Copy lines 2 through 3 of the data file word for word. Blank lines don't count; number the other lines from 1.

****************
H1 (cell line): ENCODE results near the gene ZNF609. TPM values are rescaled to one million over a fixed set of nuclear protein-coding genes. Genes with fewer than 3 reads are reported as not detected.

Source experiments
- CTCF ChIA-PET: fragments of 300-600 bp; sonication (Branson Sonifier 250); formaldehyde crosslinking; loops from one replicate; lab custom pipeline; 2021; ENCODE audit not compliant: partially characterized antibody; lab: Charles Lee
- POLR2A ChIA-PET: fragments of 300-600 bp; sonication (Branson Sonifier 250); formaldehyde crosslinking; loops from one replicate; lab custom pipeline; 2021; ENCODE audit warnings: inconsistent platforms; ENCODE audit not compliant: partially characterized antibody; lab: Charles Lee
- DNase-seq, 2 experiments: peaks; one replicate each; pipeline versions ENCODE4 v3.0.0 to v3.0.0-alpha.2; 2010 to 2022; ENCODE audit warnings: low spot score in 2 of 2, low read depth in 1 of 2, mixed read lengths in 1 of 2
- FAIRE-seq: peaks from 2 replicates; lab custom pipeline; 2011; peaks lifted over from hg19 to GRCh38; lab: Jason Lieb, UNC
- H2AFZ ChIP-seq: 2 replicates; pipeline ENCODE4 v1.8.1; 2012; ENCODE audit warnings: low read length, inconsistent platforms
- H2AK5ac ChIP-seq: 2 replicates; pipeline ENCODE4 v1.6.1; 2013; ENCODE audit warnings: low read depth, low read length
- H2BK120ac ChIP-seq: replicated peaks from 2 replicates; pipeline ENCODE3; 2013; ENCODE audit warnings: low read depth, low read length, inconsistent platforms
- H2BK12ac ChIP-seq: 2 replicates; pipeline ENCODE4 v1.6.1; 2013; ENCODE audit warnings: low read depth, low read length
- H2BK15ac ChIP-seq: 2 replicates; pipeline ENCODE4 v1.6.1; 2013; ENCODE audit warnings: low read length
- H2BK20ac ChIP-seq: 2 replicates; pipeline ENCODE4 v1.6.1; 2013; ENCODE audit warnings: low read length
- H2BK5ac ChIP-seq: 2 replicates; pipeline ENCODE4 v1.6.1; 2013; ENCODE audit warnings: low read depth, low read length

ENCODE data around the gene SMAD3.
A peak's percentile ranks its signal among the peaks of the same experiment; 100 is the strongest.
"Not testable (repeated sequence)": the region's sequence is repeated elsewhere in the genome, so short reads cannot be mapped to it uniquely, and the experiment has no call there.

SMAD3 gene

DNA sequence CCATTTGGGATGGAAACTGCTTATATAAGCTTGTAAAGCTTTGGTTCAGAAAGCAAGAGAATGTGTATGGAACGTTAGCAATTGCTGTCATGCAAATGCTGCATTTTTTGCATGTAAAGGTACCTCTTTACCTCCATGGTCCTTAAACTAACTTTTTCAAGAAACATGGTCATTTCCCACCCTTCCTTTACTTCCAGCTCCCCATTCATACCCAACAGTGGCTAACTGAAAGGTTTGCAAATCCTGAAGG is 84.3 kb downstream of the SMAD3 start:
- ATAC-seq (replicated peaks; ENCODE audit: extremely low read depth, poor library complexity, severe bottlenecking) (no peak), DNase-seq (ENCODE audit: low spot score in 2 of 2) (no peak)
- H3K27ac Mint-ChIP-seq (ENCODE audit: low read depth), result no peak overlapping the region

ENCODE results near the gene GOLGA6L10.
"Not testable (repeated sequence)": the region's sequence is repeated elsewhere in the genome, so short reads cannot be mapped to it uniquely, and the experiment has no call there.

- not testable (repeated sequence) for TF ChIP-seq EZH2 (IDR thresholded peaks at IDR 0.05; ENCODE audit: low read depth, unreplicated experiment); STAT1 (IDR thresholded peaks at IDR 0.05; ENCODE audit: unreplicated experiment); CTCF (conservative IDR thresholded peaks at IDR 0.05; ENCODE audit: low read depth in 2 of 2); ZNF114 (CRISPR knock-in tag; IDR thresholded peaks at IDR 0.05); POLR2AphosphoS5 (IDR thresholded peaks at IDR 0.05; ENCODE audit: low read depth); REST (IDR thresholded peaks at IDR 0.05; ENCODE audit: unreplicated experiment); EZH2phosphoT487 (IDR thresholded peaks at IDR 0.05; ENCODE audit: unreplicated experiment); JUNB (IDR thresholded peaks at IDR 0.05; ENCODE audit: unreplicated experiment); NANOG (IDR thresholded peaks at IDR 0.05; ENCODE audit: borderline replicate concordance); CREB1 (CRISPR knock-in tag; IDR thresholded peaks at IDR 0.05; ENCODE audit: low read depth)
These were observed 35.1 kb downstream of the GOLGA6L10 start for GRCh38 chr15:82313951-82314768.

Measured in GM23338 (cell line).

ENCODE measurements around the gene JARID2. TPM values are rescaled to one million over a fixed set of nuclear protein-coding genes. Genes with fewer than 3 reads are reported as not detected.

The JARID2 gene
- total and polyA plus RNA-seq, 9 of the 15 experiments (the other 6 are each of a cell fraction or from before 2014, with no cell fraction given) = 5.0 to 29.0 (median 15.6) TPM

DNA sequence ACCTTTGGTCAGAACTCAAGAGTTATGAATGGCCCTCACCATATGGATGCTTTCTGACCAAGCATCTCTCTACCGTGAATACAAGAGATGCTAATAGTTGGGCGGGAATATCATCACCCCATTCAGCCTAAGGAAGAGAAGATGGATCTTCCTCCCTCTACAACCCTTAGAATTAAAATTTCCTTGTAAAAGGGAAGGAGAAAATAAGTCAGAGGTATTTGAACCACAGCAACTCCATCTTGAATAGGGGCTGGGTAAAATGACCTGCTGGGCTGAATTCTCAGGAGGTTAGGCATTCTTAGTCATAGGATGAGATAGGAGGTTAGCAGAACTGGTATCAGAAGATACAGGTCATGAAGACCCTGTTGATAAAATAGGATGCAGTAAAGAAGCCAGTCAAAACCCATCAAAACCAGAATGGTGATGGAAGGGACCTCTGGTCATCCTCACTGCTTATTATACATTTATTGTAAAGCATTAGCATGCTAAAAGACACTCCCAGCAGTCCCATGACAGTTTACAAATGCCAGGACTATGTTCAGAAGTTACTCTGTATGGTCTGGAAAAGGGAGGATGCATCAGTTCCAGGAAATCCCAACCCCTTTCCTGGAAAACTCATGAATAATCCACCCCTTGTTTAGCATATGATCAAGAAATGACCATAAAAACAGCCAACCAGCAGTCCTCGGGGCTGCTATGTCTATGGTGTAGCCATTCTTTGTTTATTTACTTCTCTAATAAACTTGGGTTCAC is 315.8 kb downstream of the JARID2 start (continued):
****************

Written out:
Source experiments
- CTCF ChIA-PET: fragments of 300-600 bp; sonication (Branson Sonifier 250); formaldehyde crosslinking; loops from one replicate; lab custom pipeline; 2021; ENCODE audit not compliant: partially characterized antibody; lab: Charles Lee